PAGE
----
This is an example of a project where the solution was more reliable, less labor intensive, and more elegant than the alternative... dead bugging.
If you're unfamiliar with dead bugging, you need to add components to a circuit board and have nowhere to put them, so you glue them upside-down and run jumper wires to complete the circuits. It's usually a big mess.
A military contractor had an engineering change to implement to a batch of circuit boards that involved adding 16 components. The original solution was to dead-bug the components and add 30 jumper wires to some lifted component leads and surface pads.
Figure 1 - Typical dead bug rework, a big mess.
We were asked if we could improve upon the fix. As always, the need was urgent, and there was no time to re-spin the artwork and fabricate new boards.
In addition to the immediate need for the 25 or so assembled boards, there was a large number of bare boards at the contract manufacturer held up, awaiting a solution.
After reviewing the project, we proposed bonding new copper conductor foil patterns directly to the board surface. Components could then be soldered to the new copper foil patterns at locations designed for each component. This method would also significantly reduce the need for jumper wires. See Figure 2.
Figure 2 - New copper foil patterns prior to trimming and bonding to the circuit board surface. Two complete patterns are shown.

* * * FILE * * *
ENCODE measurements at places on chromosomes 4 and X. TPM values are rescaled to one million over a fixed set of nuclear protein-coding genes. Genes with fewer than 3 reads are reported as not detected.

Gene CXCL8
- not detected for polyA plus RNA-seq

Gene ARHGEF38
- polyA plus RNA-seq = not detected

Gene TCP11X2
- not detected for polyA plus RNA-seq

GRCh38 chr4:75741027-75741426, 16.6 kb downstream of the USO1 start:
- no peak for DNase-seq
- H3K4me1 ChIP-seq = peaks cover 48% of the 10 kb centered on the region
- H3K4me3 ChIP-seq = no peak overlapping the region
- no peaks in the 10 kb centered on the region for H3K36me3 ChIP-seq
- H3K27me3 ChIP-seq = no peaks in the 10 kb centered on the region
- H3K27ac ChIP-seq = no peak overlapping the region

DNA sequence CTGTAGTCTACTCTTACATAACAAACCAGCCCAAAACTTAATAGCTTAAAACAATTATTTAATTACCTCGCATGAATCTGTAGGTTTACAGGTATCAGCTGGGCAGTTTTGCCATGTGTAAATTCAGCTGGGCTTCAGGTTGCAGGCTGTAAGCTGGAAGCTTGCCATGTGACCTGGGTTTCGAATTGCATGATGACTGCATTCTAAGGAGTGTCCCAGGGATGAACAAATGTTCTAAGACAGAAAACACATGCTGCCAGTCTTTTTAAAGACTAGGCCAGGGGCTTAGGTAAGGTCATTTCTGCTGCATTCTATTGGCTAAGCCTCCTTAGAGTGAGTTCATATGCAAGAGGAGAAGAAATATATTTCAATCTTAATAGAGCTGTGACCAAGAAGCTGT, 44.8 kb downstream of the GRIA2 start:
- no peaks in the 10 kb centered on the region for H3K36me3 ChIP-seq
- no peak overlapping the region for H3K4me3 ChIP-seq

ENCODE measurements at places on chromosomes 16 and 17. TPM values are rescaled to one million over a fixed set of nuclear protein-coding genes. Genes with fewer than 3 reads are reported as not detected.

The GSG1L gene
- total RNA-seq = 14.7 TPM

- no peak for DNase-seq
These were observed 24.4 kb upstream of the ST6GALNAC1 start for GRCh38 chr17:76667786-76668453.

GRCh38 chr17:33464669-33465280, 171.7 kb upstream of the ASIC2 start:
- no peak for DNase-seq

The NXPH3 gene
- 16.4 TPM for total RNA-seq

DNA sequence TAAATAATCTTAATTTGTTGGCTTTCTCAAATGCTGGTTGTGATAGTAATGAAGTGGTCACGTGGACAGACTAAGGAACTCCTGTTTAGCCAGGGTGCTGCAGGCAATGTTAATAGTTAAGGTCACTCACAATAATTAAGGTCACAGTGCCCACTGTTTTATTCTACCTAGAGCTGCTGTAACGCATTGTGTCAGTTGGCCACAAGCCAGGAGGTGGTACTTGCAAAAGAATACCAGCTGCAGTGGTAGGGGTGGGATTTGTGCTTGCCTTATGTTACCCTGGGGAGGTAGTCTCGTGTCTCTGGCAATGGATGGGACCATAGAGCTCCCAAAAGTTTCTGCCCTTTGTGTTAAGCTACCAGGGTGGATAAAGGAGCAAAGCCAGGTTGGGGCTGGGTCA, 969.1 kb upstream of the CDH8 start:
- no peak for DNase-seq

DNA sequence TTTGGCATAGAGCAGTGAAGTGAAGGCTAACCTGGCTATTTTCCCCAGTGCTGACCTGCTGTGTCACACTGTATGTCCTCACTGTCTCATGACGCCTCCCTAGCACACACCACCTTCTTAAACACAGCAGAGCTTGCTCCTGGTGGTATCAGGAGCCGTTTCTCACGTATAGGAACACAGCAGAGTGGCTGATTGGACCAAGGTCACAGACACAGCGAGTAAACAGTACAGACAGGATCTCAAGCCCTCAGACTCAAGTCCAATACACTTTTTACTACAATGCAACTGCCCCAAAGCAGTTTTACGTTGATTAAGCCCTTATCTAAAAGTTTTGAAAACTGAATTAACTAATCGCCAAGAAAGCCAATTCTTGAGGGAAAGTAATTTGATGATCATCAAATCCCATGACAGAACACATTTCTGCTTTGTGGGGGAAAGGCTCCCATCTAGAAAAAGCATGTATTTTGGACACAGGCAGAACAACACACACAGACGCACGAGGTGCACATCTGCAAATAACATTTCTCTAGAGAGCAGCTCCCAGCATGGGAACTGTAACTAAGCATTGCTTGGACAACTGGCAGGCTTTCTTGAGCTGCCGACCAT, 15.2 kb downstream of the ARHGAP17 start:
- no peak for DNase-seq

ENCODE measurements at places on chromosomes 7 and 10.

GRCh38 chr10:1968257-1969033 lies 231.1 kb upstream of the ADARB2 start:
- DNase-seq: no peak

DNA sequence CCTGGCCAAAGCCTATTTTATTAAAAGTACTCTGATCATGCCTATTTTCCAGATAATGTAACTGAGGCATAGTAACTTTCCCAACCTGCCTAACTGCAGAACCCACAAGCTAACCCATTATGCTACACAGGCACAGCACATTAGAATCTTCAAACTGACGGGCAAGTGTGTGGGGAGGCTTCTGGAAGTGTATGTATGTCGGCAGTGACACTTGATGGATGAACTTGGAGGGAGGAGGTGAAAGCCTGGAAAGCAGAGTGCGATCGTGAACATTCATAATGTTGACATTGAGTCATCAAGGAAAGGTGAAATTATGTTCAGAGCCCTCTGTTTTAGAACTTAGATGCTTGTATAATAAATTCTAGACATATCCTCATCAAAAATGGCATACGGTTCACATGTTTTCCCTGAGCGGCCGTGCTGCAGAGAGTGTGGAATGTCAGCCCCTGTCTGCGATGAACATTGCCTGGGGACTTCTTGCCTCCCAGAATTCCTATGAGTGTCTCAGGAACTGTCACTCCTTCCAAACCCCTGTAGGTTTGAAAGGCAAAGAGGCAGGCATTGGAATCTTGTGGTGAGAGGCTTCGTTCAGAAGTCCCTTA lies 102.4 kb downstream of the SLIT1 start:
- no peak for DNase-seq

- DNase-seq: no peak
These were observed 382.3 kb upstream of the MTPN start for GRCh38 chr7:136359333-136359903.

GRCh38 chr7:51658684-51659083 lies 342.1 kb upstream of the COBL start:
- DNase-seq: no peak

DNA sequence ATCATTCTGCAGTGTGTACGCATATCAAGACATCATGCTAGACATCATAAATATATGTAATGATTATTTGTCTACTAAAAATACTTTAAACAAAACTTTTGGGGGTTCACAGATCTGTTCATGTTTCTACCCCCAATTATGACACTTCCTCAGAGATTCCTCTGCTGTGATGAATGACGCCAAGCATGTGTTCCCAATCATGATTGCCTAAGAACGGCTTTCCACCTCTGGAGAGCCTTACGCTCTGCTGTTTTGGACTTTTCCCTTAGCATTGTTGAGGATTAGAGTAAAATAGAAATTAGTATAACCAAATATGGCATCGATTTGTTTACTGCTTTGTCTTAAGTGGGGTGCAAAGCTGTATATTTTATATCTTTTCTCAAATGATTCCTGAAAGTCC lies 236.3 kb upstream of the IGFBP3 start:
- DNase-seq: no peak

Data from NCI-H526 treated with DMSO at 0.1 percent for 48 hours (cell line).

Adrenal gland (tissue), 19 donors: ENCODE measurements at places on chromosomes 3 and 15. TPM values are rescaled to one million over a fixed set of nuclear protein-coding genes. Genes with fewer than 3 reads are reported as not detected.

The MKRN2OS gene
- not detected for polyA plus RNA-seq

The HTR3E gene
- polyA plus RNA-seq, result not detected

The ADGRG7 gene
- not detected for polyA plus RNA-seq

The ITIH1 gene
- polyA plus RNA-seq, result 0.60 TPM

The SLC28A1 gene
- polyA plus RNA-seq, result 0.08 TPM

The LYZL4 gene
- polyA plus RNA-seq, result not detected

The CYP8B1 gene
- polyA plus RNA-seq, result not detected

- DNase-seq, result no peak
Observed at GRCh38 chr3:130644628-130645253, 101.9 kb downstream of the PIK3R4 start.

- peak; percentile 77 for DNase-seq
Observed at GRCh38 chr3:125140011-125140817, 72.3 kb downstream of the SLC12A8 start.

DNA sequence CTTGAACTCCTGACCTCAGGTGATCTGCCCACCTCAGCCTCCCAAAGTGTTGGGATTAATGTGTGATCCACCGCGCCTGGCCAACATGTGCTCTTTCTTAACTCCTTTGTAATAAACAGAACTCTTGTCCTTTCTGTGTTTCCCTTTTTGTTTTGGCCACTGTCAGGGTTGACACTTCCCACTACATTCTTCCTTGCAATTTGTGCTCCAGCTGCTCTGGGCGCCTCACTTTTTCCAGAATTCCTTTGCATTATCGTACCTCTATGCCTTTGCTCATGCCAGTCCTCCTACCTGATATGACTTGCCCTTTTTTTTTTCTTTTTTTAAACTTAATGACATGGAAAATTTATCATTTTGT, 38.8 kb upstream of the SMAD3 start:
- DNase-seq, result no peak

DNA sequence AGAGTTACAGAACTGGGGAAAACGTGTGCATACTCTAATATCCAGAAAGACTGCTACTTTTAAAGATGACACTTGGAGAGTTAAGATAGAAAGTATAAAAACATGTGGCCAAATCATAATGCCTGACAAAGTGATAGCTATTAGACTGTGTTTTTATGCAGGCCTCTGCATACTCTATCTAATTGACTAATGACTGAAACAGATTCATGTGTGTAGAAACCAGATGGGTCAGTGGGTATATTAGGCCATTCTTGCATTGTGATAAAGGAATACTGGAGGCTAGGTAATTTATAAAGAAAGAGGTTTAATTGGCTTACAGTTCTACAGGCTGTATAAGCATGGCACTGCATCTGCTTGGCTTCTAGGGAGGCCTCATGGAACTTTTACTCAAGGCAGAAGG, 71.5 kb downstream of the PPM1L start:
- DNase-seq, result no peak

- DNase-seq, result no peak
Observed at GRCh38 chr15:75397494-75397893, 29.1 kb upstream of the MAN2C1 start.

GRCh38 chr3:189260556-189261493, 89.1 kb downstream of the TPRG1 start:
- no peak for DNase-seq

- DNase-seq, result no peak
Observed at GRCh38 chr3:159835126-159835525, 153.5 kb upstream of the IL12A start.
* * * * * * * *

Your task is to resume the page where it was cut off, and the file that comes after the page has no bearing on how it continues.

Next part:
For this project, the accuracy and placement of the new conductor patterns were critical because these were bare circuit boards, and the contract manufacturer wanted to run the bare boards through their normal stencil printing, placement, and reflow process.
To ensure accuracy, we first milled away the solder mask from the area where the new patterns would be bonded using a milling machine and carbide end mills.
Figure 3 shows the solder mask removal from the circuit board surface.
Next, the new copper foil patterns were trimmed, positioned using a fiducial reference, and bonded in place using heat and pressure. The copper foil patterns have a dry-film adhesive backing and are designed precisely for this type of application.
This dry-film adhesive bonding method is a common IPC-recommended method for replacing damaged surface mount and BGA pads.
Figure 4 shows the new copper patterns bonded to the circuit board surface.
In this case, the contractor completed the final steps when they ran the bare circuit boards through their normal assembly process.
A hearty handshake and a pat on the back go to the expert technicians at Circuit Technology Center for their pioneering work on this project.
Figure 4 - New copper patterns bonded to the circuit board surface
Figure 3 - Light areas show where solder mask was removed by milling.
Several members of the Circuit Technology Center team contributed to this feature story.